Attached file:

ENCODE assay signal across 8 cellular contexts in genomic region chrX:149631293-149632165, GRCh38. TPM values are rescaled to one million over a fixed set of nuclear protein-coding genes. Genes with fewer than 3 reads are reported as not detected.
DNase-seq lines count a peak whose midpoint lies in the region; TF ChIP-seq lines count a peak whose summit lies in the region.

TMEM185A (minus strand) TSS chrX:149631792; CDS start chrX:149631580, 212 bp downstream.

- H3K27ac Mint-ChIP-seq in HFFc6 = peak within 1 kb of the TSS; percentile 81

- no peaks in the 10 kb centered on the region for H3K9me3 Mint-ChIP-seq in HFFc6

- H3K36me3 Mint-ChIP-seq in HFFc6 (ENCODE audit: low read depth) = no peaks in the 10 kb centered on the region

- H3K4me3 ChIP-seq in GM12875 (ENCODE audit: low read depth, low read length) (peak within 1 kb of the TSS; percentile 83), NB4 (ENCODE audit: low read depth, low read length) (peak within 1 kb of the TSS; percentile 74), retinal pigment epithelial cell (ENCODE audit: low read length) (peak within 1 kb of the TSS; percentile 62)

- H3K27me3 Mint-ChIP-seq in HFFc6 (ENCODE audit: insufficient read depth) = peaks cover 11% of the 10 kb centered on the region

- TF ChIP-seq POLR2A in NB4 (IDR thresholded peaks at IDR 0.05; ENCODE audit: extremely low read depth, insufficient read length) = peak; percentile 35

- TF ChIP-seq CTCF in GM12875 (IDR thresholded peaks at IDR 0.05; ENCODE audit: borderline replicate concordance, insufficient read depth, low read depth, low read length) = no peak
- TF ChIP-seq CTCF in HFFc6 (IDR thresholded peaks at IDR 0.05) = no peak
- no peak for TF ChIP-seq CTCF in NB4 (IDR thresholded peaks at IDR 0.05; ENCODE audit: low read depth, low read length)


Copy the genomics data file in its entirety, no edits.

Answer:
ENCODE assay signal across 8 cellular contexts in genomic region chrX:149631293-149632165, GRCh38. TPM values are rescaled to one million over a fixed set of nuclear protein-coding genes. Genes with fewer than 3 reads are reported as not detected.
DNase-seq lines count a peak whose midpoint lies in the region; TF ChIP-seq lines count a peak whose summit lies in the region.

TMEM185A (minus strand) TSS chrX:149631792; CDS start chrX:149631580, 212 bp downstream.

- H3K27ac Mint-ChIP-seq in HFFc6 = peak within 1 kb of the TSS; percentile 81

- no peaks in the 10 kb centered on the region for H3K9me3 Mint-ChIP-seq in HFFc6

- H3K36me3 Mint-ChIP-seq in HFFc6 (ENCODE audit: low read depth) = no peaks in the 10 kb centered on the region

- H3K4me3 ChIP-seq in GM12875 (ENCODE audit: low read depth, low read length) (peak within 1 kb of the TSS; percentile 83), NB4 (ENCODE audit: low read depth, low read length) (peak within 1 kb of the TSS; percentile 74), retinal pigment epithelial cell (ENCODE audit: low read length) (peak within 1 kb of the TSS; percentile 62)

- H3K27me3 Mint-ChIP-seq in HFFc6 (ENCODE audit: insufficient read depth) = peaks cover 11% of the 10 kb centered on the region

- TF ChIP-seq POLR2A in NB4 (IDR thresholded peaks at IDR 0.05; ENCODE audit: extremely low read depth, insufficient read length) = peak; percentile 35

- TF ChIP-seq CTCF in GM12875 (IDR thresholded peaks at IDR 0.05; ENCODE audit: borderline replicate concordance, insufficient read depth, low read depth, low read length) = no peak
- TF ChIP-seq CTCF in HFFc6 (IDR thresholded peaks at IDR 0.05) = no peak
- no peak for TF ChIP-seq CTCF in NB4 (IDR thresholded peaks at IDR 0.05; ENCODE audit: low read depth, low read length)